Beloved Dover restaurant owner near death while being detained in Lebanon

Amer Fakhoury posted this photo he took with President Donald Trump on Nov. 9, 2016, the day after Trump was elected.

DOVER — A restaurant owner being held in the country of Lebanon is in life-threatening condition, his attorney says, and if he dies while being illegally detained in that country, officials say there will be a price to pay.

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Amer Fakhoury, 57, is the owner of Little Lebanon To Go on Central Avenue in Dover.

While on a family vacation to his homeland this past September, Fakhoury was taken into custody and accused of being the “Butcher of Khiam” because as a member of the South Lebanon Army he served as a senior warden at the notorious Khiam detention center in the 1980s and 1990s.

Fakhoury’s family disputes the allegations and accuses the Lebanese government of luring him back to the country with promises of safety. His family claims he is being used as a “political football” in a country of unrest.

Fakhoury’s friends have said he has been deprived of food and water and that he has been left on a bathroom floor to suffer. Now a doctor says Fakhoury’s condition is grave because of a bad infection and a bleeding disorder, estimating he has lost more than 40 pounds since he was taken into custody on Sept. 12, says Fakhoury’s attorney, Celine Atallah.

Atallah is in Lebanon with Fakhoury and his wife, Michelle. Atallah spoke with the New Hampshire Union Leader on Wednesday.

Atallah said because of his medical condition, Fakhoury should be released on humanitarian grounds.

“You don’t want an innocent, illegally detained citizen who has been tortured, and all his rights are being violated, dying here. They have to release him immediately,” Atallah said.

Atallah applauds the work of U.S. Sen. Jeanne Shaheen, D-N.H., who has been working on Fakhoury’s case since the beginning.

During a subcommittee hearing on the Lebanon and Iraq protests on Wednesday afternoon, Shaheen told the principal deputy assistant secretary for the Bureau of Near Eastern Affairs at the U.S. Department of State that if Fakhoury dies while in the custody of Lebanese officials, the country should be subjected to sanctions.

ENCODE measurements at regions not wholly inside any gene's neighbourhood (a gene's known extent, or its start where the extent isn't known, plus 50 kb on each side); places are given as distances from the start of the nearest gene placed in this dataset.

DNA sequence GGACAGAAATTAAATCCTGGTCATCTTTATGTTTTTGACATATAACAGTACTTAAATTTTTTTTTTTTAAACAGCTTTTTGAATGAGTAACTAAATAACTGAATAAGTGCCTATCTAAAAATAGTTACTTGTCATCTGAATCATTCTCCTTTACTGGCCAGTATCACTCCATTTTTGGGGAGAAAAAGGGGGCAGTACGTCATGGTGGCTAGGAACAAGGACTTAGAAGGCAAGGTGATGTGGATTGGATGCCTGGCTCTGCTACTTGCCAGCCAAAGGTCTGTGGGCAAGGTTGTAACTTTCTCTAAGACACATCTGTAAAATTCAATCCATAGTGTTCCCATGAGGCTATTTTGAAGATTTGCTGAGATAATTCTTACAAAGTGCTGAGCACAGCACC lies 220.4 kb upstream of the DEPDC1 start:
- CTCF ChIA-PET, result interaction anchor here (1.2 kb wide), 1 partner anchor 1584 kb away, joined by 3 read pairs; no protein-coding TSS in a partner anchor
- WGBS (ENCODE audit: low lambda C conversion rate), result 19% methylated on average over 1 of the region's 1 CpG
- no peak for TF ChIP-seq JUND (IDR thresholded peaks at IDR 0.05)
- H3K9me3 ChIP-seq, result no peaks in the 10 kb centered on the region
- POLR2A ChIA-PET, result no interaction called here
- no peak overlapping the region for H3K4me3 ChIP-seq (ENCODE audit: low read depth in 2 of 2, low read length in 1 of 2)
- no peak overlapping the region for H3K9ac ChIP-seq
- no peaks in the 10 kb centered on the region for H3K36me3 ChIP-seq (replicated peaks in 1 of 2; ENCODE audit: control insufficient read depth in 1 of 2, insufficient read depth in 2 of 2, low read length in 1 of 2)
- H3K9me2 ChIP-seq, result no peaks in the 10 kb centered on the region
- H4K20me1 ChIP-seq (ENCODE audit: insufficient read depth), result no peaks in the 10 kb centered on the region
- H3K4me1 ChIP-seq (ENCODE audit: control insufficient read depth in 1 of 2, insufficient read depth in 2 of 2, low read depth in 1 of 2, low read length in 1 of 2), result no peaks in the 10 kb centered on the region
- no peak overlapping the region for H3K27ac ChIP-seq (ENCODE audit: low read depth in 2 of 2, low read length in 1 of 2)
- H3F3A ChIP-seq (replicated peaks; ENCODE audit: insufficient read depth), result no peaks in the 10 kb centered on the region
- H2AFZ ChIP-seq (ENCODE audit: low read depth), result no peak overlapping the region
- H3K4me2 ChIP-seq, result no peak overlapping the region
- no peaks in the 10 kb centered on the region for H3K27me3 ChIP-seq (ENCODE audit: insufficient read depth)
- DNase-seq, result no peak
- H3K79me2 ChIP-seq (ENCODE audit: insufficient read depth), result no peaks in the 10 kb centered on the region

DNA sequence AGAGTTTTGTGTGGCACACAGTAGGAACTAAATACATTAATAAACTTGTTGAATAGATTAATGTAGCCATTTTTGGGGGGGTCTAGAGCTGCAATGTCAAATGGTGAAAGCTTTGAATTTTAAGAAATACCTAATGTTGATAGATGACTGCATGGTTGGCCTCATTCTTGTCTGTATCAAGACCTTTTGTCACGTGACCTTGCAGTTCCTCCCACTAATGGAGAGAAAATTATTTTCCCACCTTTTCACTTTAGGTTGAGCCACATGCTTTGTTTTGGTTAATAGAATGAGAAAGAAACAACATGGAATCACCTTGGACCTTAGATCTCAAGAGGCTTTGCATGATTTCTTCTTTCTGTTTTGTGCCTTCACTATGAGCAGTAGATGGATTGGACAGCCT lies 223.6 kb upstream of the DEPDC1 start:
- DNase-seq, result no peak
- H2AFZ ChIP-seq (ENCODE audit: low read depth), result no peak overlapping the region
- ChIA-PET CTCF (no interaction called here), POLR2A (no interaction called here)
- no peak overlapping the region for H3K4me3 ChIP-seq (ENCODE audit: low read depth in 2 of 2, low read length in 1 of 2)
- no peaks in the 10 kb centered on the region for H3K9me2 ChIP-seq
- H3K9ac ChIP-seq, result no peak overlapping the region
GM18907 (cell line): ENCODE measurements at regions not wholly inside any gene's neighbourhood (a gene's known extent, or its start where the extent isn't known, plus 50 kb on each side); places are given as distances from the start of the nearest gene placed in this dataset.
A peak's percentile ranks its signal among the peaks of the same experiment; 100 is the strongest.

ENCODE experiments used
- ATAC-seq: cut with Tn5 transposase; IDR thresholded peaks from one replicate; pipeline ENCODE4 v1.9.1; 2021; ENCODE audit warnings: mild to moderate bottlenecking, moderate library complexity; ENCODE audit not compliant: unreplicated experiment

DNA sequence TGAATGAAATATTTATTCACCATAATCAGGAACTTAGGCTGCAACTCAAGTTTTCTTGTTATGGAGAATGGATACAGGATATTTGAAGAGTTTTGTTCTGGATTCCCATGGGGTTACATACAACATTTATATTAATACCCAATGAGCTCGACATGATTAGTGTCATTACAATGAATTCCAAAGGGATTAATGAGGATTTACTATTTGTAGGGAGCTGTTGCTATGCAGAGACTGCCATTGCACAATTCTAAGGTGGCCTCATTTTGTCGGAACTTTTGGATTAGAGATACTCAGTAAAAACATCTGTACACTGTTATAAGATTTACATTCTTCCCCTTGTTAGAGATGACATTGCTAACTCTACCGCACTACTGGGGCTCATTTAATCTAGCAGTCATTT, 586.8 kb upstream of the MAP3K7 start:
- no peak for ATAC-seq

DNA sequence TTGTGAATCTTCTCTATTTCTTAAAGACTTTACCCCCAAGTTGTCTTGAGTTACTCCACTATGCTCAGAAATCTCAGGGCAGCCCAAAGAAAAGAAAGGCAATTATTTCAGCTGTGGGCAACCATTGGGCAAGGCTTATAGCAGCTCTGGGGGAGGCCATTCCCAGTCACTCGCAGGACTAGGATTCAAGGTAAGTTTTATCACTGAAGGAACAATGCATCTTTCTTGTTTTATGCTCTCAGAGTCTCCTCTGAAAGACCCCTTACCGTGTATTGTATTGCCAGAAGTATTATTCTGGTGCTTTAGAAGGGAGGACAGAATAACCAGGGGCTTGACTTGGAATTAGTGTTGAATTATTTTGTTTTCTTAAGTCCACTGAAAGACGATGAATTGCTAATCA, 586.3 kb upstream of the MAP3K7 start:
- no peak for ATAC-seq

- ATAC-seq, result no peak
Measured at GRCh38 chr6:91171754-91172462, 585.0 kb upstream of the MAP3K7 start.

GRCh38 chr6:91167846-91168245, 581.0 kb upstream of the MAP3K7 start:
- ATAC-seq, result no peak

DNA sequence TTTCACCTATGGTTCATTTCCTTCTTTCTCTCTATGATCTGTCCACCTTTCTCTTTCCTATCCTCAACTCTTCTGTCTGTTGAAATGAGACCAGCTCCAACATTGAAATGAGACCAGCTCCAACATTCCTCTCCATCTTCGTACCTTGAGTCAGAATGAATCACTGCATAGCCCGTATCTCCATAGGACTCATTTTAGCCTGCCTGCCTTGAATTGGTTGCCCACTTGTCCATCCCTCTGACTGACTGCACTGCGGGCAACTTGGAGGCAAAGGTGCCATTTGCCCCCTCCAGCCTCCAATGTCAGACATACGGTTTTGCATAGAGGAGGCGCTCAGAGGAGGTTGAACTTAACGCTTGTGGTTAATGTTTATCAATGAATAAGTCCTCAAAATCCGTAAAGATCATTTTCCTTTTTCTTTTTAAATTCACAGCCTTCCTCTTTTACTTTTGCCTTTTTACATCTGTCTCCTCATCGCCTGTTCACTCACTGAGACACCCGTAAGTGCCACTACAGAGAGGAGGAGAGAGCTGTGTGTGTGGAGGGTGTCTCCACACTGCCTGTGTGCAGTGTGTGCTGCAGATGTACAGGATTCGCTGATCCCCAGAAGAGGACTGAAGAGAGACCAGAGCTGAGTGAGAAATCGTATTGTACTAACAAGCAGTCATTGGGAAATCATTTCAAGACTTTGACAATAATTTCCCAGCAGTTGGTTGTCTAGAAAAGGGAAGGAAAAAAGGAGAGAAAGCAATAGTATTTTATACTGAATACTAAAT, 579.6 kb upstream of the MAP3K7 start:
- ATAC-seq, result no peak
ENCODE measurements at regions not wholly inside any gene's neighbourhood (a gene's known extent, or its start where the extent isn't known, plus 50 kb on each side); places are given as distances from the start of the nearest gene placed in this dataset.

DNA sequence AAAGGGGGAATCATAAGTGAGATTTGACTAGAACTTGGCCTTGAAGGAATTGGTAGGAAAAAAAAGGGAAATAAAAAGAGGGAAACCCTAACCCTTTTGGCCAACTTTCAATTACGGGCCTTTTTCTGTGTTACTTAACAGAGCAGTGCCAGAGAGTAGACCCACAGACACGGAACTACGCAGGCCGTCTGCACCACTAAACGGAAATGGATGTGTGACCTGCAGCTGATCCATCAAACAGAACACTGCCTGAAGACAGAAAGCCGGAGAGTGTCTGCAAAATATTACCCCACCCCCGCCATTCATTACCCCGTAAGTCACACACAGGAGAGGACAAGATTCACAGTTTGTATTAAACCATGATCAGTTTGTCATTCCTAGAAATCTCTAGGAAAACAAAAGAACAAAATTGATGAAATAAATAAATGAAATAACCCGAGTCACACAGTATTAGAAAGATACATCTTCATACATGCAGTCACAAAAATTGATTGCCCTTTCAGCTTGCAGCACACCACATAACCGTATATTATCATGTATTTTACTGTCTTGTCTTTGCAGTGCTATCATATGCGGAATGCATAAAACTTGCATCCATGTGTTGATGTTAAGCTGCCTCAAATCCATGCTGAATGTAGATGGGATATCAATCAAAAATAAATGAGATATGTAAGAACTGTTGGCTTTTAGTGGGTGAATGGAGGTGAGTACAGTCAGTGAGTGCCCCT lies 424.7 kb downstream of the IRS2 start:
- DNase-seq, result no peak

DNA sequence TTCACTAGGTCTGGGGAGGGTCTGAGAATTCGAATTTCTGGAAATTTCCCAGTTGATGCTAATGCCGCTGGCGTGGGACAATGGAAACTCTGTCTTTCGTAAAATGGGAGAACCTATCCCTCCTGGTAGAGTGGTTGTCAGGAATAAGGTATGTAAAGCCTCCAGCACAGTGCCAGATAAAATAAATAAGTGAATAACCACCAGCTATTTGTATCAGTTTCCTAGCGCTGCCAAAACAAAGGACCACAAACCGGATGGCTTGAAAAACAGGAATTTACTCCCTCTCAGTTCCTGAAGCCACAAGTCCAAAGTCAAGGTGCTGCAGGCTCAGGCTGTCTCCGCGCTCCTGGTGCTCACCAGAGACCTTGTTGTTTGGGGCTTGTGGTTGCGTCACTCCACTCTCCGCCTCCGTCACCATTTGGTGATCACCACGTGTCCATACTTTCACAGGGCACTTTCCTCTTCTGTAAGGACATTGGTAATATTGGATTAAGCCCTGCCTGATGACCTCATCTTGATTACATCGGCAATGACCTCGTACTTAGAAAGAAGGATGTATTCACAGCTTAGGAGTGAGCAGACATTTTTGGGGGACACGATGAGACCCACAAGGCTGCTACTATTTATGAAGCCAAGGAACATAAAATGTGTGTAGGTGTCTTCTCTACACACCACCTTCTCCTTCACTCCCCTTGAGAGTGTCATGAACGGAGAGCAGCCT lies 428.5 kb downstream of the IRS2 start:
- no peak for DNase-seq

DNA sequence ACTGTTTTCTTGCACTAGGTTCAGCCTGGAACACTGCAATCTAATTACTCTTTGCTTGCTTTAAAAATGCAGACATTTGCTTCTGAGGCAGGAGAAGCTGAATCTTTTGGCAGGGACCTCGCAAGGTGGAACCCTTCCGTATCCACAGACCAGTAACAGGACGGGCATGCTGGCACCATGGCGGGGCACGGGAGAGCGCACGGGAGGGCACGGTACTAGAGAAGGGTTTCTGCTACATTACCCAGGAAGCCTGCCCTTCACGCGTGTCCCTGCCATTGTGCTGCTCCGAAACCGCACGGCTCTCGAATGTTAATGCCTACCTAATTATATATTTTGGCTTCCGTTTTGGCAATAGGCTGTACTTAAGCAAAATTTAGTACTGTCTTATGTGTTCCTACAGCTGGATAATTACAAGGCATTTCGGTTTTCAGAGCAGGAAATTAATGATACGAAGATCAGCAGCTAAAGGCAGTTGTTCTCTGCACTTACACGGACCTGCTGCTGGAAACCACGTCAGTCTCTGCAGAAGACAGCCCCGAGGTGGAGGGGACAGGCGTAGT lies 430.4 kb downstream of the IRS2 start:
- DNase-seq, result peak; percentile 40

“I think this is a very serious situation that has not been taken seriously by the officials of the Lebanese government and they need to be on notice that we are looking very carefully and closely at what they are doing,” Shaheen said.

Shaheen said any officials of foreign governments and their immediate family members, about whom the Secretary of State has credible information that they have been involved in a gross violation of human rights, are ineligible for entry into the United States.

The record documents prepared by Atallah indicate Fakhoury is not the individual that the Lebanese and Hezbollah-linked newspapers allege him to be.

“Again, I think his health is very critical and we do not want a situation where he dies in Lebanese custody. That would not be good obviously for Lebanon, for the United States, and it would be a tragedy for Mr. Fakhoury and his family,” Shaheen said.

President Donald Trump’s administration lifted a hold on security assistance to Lebanon this week, which includes a $105 million package to support the Lebanese Armed Forces.

There have been questions about whether that freeze was linked to Fakhoury’s case, according to CNN. CNN reported on Monday that a senior State Department official would not say if the case of Fakhoury and the hold on U.S. security assistance were related, but that the two issues have been “periodically” linked at times in the past.

Little Lebanon To Go in Dover remains closed at this time.